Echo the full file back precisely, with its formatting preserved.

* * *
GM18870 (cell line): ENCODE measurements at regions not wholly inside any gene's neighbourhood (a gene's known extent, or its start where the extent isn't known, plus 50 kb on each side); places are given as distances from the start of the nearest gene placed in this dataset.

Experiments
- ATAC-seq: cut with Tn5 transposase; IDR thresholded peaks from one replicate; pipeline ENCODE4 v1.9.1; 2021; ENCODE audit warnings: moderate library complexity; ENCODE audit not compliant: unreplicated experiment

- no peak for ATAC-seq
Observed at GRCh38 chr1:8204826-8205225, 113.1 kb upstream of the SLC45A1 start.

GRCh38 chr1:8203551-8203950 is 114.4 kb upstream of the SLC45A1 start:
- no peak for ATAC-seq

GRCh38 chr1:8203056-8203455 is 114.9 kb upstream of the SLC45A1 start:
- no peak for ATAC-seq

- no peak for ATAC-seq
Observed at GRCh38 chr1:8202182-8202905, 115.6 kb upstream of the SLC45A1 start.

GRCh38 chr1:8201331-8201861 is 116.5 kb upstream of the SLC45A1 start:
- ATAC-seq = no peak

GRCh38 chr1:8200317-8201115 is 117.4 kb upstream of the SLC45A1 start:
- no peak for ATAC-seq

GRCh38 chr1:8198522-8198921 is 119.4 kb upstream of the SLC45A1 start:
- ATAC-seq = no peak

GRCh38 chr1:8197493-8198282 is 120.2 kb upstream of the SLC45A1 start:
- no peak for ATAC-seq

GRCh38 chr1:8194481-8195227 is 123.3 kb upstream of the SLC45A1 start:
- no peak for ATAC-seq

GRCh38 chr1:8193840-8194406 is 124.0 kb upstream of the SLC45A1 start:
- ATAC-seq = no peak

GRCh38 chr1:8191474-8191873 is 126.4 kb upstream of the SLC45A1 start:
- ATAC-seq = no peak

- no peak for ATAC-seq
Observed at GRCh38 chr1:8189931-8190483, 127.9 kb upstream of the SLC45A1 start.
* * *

GM18870 (cell line): ENCODE measurements at regions not wholly inside any gene's neighbourhood (a gene's known extent, or its start where the extent isn't known, plus 50 kb on each side); places are given as distances from the start of the nearest gene placed in this dataset.

Experiments
- ATAC-seq: cut with Tn5 transposase; IDR thresholded peaks from one replicate; pipeline ENCODE4 v1.9.1; 2021; ENCODE audit warnings: moderate library complexity; ENCODE audit not compliant: unreplicated experiment

- no peak for ATAC-seq
Observed at GRCh38 chr1:8204826-8205225, 113.1 kb upstream of the SLC45A1 start.

GRCh38 chr1:8203551-8203950 is 114.4 kb upstream of the SLC45A1 start:
- no peak for ATAC-seq

GRCh38 chr1:8203056-8203455 is 114.9 kb upstream of the SLC45A1 start:
- no peak for ATAC-seq

- no peak for ATAC-seq
Observed at GRCh38 chr1:8202182-8202905, 115.6 kb upstream of the SLC45A1 start.

GRCh38 chr1:8201331-8201861 is 116.5 kb upstream of the SLC45A1 start:
- ATAC-seq = no peak

GRCh38 chr1:8200317-8201115 is 117.4 kb upstream of the SLC45A1 start:
- no peak for ATAC-seq

GRCh38 chr1:8198522-8198921 is 119.4 kb upstream of the SLC45A1 start:
- ATAC-seq = no peak

GRCh38 chr1:8197493-8198282 is 120.2 kb upstream of the SLC45A1 start:
- no peak for ATAC-seq

GRCh38 chr1:8194481-8195227 is 123.3 kb upstream of the SLC45A1 start:
- no peak for ATAC-seq

GRCh38 chr1:8193840-8194406 is 124.0 kb upstream of the SLC45A1 start:
- ATAC-seq = no peak

GRCh38 chr1:8191474-8191873 is 126.4 kb upstream of the SLC45A1 start:
- ATAC-seq = no peak

- no peak for ATAC-seq
Observed at GRCh38 chr1:8189931-8190483, 127.9 kb upstream of the SLC45A1 start.